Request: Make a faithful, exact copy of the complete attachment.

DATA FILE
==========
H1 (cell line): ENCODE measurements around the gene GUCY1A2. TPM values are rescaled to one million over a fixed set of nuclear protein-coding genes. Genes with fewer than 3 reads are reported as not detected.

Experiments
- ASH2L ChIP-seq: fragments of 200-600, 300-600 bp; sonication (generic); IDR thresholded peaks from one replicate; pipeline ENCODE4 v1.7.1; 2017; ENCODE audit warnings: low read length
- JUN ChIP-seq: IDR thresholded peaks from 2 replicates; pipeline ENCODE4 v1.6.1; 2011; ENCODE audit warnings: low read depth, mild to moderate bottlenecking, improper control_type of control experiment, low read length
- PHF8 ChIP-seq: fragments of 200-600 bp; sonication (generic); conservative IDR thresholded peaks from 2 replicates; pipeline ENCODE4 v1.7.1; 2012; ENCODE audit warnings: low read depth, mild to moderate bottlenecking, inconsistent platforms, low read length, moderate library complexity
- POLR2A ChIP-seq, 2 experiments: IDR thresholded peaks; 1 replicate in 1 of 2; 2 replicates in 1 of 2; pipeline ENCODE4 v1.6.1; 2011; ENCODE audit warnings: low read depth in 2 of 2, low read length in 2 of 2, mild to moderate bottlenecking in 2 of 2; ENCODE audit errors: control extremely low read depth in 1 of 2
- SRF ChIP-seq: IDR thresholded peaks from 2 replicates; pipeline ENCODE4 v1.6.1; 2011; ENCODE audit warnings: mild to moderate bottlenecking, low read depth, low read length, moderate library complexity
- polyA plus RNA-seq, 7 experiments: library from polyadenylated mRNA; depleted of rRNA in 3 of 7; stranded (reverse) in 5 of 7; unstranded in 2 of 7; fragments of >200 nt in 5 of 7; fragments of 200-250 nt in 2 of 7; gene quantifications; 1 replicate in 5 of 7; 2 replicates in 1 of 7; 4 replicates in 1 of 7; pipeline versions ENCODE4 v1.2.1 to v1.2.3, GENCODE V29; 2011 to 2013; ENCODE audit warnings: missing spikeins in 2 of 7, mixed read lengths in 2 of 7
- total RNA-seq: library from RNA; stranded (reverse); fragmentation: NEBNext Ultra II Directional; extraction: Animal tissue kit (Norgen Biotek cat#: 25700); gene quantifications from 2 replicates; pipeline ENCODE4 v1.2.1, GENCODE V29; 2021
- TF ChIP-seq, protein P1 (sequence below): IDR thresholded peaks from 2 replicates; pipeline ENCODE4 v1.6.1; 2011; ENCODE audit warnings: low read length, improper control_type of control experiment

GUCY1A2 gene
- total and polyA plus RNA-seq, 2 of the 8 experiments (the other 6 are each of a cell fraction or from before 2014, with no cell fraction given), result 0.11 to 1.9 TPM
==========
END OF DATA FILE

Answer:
H1 (cell line): ENCODE measurements around the gene GUCY1A2. TPM values are rescaled to one million over a fixed set of nuclear protein-coding genes. Genes with fewer than 3 reads are reported as not detected.

Experiments
- ASH2L ChIP-seq: fragments of 200-600, 300-600 bp; sonication (generic); IDR thresholded peaks from one replicate; pipeline ENCODE4 v1.7.1; 2017; ENCODE audit warnings: low read length
- JUN ChIP-seq: IDR thresholded peaks from 2 replicates; pipeline ENCODE4 v1.6.1; 2011; ENCODE audit warnings: low read depth, mild to moderate bottlenecking, improper control_type of control experiment, low read length
- PHF8 ChIP-seq: fragments of 200-600 bp; sonication (generic); conservative IDR thresholded peaks from 2 replicates; pipeline ENCODE4 v1.7.1; 2012; ENCODE audit warnings: low read depth, mild to moderate bottlenecking, inconsistent platforms, low read length, moderate library complexity
- POLR2A ChIP-seq, 2 experiments: IDR thresholded peaks; 1 replicate in 1 of 2; 2 replicates in 1 of 2; pipeline ENCODE4 v1.6.1; 2011; ENCODE audit warnings: low read depth in 2 of 2, low read length in 2 of 2, mild to moderate bottlenecking in 2 of 2; ENCODE audit errors: control extremely low read depth in 1 of 2
- SRF ChIP-seq: IDR thresholded peaks from 2 replicates; pipeline ENCODE4 v1.6.1; 2011; ENCODE audit warnings: mild to moderate bottlenecking, low read depth, low read length, moderate library complexity
- polyA plus RNA-seq, 7 experiments: library from polyadenylated mRNA; depleted of rRNA in 3 of 7; stranded (reverse) in 5 of 7; unstranded in 2 of 7; fragments of >200 nt in 5 of 7; fragments of 200-250 nt in 2 of 7; gene quantifications; 1 replicate in 5 of 7; 2 replicates in 1 of 7; 4 replicates in 1 of 7; pipeline versions ENCODE4 v1.2.1 to v1.2.3, GENCODE V29; 2011 to 2013; ENCODE audit warnings: missing spikeins in 2 of 7, mixed read lengths in 2 of 7
- total RNA-seq: library from RNA; stranded (reverse); fragmentation: NEBNext Ultra II Directional; extraction: Animal tissue kit (Norgen Biotek cat#: 25700); gene quantifications from 2 replicates; pipeline ENCODE4 v1.2.1, GENCODE V29; 2021
- TF ChIP-seq, protein P1 (sequence below): IDR thresholded peaks from 2 replicates; pipeline ENCODE4 v1.6.1; 2011; ENCODE audit warnings: low read length, improper control_type of control experiment

GUCY1A2 gene
- total and polyA plus RNA-seq, 2 of the 8 experiments (the other 6 are each of a cell fraction or from before 2014, with no cell fraction given), result 0.11 to 1.9 TPM